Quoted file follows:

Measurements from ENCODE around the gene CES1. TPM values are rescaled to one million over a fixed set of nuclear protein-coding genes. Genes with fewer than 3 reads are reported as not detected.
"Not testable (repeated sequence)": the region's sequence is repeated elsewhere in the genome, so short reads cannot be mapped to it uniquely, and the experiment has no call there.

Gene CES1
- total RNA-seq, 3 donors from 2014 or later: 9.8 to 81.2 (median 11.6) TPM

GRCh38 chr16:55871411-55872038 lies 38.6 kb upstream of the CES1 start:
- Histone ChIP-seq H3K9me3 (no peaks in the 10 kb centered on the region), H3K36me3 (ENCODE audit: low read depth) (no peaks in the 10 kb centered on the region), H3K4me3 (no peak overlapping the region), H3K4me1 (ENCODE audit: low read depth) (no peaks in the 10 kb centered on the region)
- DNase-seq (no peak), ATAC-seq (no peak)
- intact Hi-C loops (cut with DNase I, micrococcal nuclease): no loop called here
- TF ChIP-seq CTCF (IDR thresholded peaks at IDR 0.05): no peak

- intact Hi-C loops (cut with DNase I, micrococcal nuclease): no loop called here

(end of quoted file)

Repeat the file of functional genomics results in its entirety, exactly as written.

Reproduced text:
Measurements from ENCODE around the gene CES1. TPM values are rescaled to one million over a fixed set of nuclear protein-coding genes. Genes with fewer than 3 reads are reported as not detected.
"Not testable (repeated sequence)": the region's sequence is repeated elsewhere in the genome, so short reads cannot be mapped to it uniquely, and the experiment has no call there.

Gene CES1
- total RNA-seq, 3 donors from 2014 or later: 9.8 to 81.2 (median 11.6) TPM

GRCh38 chr16:55871411-55872038 lies 38.6 kb upstream of the CES1 start:
- Histone ChIP-seq H3K9me3 (no peaks in the 10 kb centered on the region), H3K36me3 (ENCODE audit: low read depth) (no peaks in the 10 kb centered on the region), H3K4me3 (no peak overlapping the region), H3K4me1 (ENCODE audit: low read depth) (no peaks in the 10 kb centered on the region)
- DNase-seq (no peak), ATAC-seq (no peak)
- intact Hi-C loops (cut with DNase I, micrococcal nuclease): no loop called here
- TF ChIP-seq CTCF (IDR thresholded peaks at IDR 0.05): no peak

- intact Hi-C loops (cut with DNase I, micrococcal nuclease): no loop called here